Validate Policy

You can validate your policy is CSP Level 2/3 compliant using the Google CSP Evaluator.


PrimeReact is one of the most popular React UI libraries and it has special handling for responsive design components. PrimeReact injects in-line CSS styles for some components such as the Datatable to handle the responsive features. In-line styles would be a CSP violation, but the CSP Webpack Plugin has special handling to allow PrimeReact to use its dynamic in-line styles without violating CSP rules.

Sanitizing HTML

Real-world applications often run into requirements where they need to render dynamic HTML code. Assigning text-based code and data to innerHTML is a common mistake in JavaScript applications. This pattern is so dangerous that React does not expose innerHTML directly but encapsulates it in a property called dangerouslySetInnerHTML. Improper use of the innerHTML can open you up to a cross-site scripting (XSS) attack.

Our design philosophy is that it should be easy to make things safe, and developers should explicitly state their intent when performing unsafe operations. The prop name dangerouslySetInnerHTML was intentionally chosen to be frightening.

BAD (XSS attack):
const value = `<img src="nonexistent.png" onerror="alert('You have been hacked!');" />`;

return (<p dangerouslySetInnerHTML={{__html: value}}></p>);

The above would execute the script in the browser to show you how a simple XSS attack would work. You should always sanitize your HTML before sending to innerHTML using a library like DOMPurify.

// Import DOMPurify
import DOMPurify from 'isomorphic-dompurify';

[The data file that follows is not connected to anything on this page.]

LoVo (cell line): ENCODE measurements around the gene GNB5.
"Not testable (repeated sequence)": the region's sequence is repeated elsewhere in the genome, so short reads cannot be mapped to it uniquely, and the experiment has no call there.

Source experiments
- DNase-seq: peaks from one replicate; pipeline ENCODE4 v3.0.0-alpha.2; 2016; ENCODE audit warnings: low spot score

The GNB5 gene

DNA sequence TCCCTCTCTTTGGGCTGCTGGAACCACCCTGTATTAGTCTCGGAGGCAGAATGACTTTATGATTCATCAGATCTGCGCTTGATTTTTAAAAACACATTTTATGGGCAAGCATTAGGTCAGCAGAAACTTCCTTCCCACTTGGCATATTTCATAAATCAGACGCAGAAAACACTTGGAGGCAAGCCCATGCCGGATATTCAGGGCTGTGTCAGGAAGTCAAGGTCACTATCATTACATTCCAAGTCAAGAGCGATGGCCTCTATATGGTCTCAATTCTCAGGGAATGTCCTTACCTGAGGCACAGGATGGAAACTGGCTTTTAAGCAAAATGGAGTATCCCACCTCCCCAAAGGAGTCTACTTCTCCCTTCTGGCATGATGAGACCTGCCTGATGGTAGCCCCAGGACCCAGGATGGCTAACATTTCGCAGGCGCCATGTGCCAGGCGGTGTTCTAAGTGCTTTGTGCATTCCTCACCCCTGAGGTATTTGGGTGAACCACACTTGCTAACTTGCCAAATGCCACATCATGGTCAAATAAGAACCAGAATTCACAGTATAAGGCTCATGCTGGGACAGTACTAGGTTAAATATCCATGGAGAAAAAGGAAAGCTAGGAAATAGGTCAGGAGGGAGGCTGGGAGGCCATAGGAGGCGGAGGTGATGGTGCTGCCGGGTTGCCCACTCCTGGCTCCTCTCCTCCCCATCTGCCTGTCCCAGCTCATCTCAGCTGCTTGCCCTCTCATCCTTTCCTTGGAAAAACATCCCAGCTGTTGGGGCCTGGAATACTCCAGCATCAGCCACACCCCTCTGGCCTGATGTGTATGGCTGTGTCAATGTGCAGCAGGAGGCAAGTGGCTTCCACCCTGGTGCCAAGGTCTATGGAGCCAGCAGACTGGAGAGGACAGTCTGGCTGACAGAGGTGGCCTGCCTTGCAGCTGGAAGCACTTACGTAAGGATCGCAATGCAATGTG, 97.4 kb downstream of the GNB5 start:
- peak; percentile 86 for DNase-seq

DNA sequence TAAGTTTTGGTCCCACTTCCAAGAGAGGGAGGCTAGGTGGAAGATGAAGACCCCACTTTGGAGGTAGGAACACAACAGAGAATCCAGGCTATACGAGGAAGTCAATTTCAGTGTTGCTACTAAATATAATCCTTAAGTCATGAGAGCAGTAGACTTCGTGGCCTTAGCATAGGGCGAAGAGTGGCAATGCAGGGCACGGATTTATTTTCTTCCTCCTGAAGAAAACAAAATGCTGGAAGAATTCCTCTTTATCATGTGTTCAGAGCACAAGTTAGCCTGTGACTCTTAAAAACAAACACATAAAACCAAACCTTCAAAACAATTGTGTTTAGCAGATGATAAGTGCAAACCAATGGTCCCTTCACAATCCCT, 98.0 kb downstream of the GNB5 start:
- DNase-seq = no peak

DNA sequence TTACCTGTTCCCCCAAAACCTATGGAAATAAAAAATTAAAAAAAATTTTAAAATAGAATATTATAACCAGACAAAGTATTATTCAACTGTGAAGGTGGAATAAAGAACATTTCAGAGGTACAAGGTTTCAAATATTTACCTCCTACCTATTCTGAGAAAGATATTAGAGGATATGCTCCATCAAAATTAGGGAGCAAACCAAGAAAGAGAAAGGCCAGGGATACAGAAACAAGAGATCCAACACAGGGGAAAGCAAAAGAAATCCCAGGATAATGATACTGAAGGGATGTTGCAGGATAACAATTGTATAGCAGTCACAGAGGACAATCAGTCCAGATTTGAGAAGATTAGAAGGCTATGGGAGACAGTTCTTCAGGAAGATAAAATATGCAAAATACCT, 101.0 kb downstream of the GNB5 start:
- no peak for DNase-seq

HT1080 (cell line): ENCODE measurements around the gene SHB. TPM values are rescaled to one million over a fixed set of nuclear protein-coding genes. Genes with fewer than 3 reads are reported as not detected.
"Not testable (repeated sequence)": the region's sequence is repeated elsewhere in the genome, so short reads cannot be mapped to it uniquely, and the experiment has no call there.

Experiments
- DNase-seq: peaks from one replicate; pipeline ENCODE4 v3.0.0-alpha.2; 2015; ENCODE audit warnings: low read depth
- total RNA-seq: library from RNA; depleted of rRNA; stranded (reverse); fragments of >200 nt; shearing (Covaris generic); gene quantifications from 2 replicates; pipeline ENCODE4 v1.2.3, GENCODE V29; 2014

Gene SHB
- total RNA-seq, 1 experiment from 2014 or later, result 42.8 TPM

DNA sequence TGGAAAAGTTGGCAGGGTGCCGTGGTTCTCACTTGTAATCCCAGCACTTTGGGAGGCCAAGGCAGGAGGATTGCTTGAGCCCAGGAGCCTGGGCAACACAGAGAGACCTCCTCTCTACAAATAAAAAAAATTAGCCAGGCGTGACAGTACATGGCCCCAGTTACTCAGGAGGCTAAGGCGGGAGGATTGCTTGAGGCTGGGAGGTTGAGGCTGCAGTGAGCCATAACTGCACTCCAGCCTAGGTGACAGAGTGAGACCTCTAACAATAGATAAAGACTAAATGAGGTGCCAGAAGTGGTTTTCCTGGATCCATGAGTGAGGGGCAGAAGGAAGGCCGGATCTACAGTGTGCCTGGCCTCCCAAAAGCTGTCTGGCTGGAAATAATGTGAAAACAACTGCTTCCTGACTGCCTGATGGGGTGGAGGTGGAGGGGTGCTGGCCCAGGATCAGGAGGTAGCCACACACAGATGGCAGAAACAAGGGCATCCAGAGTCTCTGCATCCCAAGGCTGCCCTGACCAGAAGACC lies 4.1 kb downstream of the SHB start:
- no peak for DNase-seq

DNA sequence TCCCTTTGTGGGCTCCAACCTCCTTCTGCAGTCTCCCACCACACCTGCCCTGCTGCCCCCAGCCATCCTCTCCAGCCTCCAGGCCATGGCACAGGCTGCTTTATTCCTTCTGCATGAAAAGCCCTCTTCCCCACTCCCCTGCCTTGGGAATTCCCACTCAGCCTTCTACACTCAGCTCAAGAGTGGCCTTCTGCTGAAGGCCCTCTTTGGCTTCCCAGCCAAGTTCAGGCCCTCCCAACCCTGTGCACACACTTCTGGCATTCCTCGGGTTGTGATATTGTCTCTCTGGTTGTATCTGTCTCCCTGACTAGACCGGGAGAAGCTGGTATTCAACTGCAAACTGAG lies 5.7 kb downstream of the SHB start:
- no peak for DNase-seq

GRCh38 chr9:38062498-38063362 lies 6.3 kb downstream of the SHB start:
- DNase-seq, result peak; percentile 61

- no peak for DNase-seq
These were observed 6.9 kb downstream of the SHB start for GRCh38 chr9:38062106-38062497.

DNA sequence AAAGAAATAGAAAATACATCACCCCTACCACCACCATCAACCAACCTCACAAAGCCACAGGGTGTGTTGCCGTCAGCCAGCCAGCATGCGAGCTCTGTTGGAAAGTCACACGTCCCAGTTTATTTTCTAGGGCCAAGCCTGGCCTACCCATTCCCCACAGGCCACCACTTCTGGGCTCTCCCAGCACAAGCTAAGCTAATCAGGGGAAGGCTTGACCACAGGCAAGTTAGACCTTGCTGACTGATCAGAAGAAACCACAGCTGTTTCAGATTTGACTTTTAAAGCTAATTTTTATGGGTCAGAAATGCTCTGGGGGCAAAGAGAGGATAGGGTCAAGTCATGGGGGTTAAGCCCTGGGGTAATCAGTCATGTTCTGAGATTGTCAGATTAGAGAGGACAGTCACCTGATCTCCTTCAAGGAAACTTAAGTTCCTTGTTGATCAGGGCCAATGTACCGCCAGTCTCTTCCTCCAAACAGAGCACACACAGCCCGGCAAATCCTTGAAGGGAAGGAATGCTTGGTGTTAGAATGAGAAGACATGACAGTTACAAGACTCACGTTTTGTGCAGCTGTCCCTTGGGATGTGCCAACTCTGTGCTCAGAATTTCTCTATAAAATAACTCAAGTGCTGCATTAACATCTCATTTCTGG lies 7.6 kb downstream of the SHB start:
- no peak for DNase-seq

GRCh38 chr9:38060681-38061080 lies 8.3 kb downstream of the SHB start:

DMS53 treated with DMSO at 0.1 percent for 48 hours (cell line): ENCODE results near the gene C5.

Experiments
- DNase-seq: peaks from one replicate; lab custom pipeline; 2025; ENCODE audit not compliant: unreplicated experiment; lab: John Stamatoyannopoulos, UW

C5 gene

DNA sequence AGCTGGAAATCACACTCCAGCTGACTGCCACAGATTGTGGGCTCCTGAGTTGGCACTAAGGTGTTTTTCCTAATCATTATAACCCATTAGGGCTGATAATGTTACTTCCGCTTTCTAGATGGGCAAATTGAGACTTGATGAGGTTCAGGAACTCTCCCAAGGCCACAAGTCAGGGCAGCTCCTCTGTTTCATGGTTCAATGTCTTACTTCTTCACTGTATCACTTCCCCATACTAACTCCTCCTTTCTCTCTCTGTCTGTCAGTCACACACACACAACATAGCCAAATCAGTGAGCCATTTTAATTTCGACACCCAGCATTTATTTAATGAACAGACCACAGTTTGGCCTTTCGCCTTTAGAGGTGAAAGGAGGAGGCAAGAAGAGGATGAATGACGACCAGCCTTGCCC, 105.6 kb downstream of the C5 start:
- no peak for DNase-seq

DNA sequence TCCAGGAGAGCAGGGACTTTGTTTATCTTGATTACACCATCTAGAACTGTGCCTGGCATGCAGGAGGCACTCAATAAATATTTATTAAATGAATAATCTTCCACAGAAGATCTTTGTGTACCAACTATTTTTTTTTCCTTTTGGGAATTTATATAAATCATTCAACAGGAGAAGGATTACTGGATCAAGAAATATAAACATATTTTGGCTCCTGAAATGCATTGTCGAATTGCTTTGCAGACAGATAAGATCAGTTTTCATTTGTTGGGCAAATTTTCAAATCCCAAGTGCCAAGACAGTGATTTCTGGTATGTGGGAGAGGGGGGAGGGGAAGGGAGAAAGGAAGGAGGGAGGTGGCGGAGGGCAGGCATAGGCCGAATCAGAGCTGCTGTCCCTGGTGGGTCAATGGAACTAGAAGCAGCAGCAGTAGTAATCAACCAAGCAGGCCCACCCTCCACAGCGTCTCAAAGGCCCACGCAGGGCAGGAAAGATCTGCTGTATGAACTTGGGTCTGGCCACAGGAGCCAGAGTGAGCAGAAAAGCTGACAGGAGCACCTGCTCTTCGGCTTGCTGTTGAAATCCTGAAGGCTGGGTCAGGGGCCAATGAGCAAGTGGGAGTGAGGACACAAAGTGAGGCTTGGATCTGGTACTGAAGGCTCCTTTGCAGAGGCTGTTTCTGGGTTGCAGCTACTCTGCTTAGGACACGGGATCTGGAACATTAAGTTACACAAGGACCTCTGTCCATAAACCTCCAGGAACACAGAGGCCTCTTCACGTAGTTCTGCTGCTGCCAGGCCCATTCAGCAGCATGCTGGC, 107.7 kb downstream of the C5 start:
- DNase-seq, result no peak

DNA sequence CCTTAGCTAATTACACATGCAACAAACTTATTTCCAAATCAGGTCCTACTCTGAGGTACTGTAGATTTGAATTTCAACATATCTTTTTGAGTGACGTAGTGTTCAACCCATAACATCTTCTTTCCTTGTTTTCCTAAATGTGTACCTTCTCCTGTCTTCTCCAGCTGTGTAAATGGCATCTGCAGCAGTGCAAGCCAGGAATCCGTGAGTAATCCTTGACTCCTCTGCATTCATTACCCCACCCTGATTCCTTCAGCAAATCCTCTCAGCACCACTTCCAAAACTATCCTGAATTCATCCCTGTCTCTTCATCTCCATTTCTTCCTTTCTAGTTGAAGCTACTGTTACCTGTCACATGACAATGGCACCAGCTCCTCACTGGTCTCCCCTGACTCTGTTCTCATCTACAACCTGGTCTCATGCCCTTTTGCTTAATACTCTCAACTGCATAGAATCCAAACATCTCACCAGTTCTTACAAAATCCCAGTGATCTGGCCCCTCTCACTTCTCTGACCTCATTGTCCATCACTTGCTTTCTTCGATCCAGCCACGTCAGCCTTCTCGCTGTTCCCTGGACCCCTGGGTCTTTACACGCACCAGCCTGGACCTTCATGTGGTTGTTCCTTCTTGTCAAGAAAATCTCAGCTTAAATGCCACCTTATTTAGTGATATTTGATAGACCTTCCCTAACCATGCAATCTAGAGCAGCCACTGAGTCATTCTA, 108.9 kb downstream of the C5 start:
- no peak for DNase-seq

// Sanitize the HTML
return (<p dangerouslySetInnerHTML={{__html: DOMPurify.sanitize(value, {RETURN_TRUSTED_TYPE: true})}}></p>);

The code above will be sanitized and the alert script removed from the output. However thanks to the CSP WebPack plugin this code was automatically added so your entire codebase is now sanitized anywhere innerHTML is being used.

Subresource Integrity

Subresource Integrity (SRI) is a security feature that enables browsers to verify that files they fetch are delivered without unexpected manipulation.

The CSP Webpack Plugin automatically adds SHA384 integrity values to all CSS and JS. This allows the browser to verify that the script has not been tampered with and prevent “man in the middle” attacks.

When you view index.html of your production build you will see those values now have an integrity attribute as well as a CSP nonce attribute:

<script src="./static/js/main.8bde7ba0.js" defer="defer" 

<link href="./static/css/main.dd01fb9f.css" rel="stylesheet" 

Excluding Source Maps

A source map is a special file that connects a minified/uglified version of an asset (CSS or JavaScript) to the original authored version.

Create-React-App by default will generate source maps for your CSS and JS files. Attackers will most often try to understand your code to hack their way through. Therefore, having a readable source code in the production build increases the attack surface.

Make a hacker go the extra mile and have to decode your uglified source code by adding GENERATE_SOURCEMAP=false to the .env file.


function a(b, c){return b*c/c};

Source Map:

function calculateFinancials (amount: double, total: double) {
   return amount * total / total;

This is a simple example…but what if your code was quite complex? It would be much more difficult for a hacker to figure out what your code is doing.

The second and smaller benefit is that not including source maps makes your production build faster. The note inside the Create-React-App source code says as much:

// Source maps are resource heavy and can cause out of memory issue for large source files.
const shouldUseSourceMap = process.env.GENERATE_SOURCEMAP !== 'false';


You can choose to use any of these tips or pick and choose which tips to use. I personally prefer to use all of them in my production applications. If anyone has any more security hardening tips I would be happy to update this article and keep it updated. All of the source code used in this article is available on GitHub here.

You can run npm run build then serve -s build and navigate to http://localhost:3000 to see this all in action!

About the Author

Emil Lefkof III is CTO and co-founder of KSM Technology Partners LLC. Read more about him here.


Feb 16, 2022


KSM Technology Partners